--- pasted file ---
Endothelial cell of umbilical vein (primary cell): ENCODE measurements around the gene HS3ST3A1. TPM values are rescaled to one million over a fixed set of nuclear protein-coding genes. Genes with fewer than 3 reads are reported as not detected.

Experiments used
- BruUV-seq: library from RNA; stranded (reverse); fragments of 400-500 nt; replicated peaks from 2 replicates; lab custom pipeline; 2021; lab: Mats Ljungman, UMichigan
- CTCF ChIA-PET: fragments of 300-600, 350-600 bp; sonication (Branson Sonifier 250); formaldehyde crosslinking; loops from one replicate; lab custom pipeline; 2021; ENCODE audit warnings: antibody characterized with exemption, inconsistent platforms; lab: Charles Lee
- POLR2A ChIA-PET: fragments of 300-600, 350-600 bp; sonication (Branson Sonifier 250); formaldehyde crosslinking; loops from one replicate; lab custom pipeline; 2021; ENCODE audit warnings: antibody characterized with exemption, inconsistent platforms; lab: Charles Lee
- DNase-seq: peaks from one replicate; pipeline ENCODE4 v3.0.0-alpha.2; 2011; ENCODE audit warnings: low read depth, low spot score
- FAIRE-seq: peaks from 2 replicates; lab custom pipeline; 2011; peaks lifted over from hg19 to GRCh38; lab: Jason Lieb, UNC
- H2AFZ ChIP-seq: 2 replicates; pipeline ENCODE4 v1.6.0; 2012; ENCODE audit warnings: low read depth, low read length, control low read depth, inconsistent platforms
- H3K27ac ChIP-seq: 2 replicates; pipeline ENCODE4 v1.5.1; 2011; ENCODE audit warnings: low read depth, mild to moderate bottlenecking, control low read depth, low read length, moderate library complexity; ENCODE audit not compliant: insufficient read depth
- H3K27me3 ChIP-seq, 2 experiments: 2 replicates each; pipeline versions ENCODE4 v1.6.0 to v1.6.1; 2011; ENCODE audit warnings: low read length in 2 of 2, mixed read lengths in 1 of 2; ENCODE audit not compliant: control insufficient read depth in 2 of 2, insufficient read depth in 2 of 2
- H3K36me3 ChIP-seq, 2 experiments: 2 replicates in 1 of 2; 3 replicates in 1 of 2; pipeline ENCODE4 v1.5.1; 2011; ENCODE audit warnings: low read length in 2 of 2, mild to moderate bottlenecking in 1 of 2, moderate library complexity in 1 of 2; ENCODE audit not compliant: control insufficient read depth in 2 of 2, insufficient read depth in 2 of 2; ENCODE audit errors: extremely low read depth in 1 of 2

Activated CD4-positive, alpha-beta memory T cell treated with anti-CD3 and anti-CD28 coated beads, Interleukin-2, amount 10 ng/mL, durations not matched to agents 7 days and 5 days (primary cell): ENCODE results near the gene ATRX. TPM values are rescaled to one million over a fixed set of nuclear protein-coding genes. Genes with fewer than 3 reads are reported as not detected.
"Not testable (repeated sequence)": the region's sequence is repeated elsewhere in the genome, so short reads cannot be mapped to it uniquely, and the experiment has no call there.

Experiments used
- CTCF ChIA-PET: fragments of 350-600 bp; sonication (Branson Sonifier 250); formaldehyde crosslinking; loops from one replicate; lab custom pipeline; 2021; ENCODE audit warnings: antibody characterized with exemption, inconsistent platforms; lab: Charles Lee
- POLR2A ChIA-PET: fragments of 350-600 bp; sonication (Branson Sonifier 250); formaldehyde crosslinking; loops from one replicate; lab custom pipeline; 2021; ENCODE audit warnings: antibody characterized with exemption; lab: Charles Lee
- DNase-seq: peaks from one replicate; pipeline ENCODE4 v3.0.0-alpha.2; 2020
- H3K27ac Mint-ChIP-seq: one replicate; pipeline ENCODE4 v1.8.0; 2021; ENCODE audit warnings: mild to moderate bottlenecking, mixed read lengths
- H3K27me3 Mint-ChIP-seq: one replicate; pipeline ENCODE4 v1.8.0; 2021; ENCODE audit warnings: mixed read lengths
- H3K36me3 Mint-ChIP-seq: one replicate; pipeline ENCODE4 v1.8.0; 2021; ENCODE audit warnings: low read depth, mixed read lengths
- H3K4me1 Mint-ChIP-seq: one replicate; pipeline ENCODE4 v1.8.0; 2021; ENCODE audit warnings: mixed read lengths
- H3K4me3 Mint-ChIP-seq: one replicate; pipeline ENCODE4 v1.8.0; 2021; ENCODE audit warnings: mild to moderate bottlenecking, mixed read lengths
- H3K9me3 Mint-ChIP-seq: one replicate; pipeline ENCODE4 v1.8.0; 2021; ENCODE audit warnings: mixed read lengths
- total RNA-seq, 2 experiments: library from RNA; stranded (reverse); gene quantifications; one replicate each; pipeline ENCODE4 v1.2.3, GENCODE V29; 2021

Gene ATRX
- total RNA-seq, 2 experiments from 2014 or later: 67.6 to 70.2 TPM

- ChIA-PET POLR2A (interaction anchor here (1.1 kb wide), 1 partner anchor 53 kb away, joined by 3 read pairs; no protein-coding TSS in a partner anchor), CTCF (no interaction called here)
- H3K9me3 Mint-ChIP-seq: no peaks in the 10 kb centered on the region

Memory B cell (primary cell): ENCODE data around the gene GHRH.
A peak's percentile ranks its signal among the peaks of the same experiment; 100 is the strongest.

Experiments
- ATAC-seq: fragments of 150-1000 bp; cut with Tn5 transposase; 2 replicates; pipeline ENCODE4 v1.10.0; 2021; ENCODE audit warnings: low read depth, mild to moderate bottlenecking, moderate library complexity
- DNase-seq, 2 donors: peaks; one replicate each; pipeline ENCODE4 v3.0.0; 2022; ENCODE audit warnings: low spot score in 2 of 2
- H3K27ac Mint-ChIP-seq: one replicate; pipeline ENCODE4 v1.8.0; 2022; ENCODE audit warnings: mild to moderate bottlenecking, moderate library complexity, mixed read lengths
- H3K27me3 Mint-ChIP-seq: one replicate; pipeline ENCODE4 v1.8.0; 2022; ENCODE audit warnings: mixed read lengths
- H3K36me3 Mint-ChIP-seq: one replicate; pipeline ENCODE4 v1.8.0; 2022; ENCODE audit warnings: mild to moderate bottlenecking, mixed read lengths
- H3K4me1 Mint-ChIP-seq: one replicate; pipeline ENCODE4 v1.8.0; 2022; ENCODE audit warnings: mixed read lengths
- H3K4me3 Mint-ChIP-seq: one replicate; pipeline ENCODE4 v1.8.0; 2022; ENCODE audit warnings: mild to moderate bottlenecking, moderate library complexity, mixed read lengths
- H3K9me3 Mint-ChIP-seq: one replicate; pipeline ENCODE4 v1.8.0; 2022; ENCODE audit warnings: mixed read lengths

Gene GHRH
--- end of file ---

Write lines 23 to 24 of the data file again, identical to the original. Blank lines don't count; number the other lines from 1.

- H3K9me3 Mint-ChIP-seq: one replicate; pipeline ENCODE4 v1.8.0; 2021; ENCODE audit warnings: mixed read lengths
- total RNA-seq, 2 experiments: library from RNA; stranded (reverse); gene quantifications; one replicate each; pipeline ENCODE4 v1.2.3, GENCODE V29; 2021